Apple says one battery charge is enough for 8 hours of calls, 7 hours of video or 24 hours of audio. My results weren’t quite as impressive: I got 5 hours of video and 23 hours of audio, probably because I didn’t turn off the phone, Wi-Fi and other features, as Apple did in its tests. In practice, you’ll probably wind up recharging about every other day.
So yes, the iPhone is amazing. But no, it’s not perfect.
There’s no memory-card slot, no chat program, no voice dialing. You can’t install new programs from anyone but Apple; other companies can create only iPhone-tailored mini-programs on the Web. The browser can’t handle Java or Flash, which deprives you of millions of Web videos.
The two-megapixel camera takes great photos, provided the subject is motionless and well lighted . But it can’t capture video. And you can’t send picture messages (called MMS) to other cellphones.
Apple says that the battery starts to lose capacity after 300 or 400 charges. Eventually, you’ll have to send the phone to Apple for battery replacement, much as you do now with an iPod, for a fee.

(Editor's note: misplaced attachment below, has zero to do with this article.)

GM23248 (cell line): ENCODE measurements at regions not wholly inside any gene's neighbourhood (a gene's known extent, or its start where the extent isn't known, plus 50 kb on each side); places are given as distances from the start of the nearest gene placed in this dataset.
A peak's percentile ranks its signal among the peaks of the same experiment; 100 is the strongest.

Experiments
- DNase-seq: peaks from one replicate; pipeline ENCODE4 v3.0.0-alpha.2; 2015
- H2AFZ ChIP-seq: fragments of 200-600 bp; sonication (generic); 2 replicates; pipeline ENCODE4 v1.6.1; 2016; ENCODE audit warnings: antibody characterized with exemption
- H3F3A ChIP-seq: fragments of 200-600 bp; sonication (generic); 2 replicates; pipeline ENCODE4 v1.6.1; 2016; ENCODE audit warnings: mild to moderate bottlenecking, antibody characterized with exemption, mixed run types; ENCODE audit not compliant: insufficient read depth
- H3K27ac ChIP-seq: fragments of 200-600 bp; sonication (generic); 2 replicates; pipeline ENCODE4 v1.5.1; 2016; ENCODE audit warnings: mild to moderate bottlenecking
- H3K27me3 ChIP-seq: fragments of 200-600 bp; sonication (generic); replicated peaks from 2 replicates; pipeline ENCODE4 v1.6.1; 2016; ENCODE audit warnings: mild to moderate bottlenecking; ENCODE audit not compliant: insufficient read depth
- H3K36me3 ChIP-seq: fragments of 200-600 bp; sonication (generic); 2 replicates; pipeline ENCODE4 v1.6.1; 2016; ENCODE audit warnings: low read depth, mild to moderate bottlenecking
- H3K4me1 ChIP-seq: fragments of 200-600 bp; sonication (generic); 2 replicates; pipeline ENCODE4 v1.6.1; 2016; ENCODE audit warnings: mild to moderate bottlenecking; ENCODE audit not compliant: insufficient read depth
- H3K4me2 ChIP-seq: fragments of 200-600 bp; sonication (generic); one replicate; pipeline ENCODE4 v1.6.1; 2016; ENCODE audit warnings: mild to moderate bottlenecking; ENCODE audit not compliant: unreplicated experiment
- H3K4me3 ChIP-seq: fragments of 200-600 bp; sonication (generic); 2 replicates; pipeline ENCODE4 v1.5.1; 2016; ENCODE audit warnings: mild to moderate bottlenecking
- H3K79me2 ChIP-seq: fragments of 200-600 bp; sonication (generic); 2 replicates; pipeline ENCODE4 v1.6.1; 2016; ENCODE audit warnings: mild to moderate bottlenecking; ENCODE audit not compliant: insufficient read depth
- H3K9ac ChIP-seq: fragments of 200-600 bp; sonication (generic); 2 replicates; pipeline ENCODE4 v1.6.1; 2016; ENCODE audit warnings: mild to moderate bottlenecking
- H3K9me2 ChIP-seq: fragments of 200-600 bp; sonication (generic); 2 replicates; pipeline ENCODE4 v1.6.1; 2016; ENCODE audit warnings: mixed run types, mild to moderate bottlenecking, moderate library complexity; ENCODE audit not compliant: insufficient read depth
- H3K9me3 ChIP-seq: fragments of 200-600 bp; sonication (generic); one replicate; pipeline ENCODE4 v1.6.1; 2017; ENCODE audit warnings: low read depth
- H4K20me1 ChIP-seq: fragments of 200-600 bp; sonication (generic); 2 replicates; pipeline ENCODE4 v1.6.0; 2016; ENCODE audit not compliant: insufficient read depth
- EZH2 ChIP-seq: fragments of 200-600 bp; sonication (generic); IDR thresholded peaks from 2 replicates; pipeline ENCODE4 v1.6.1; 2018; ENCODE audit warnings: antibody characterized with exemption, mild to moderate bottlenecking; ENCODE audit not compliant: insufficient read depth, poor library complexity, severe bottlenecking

Then there’s the small matter of typing. Tapping the skinny little virtual keys on the screen is frustrating, especially at first.
Two things make the job tolerable. First, some very smart software offers to complete words for you, and, when you tap the wrong letter, figures out what word you intended. In both cases, tapping the Space bar accepts its suggestion.
Second, the instructional leaflet encourages you to “trust” the keyboard (or, as a product manager jokingly put it, to “use the Force”). It sounds like new-age baloney, but it works; once you stop stressing about each individual letter and just plow ahead, speed and accuracy pick up considerably.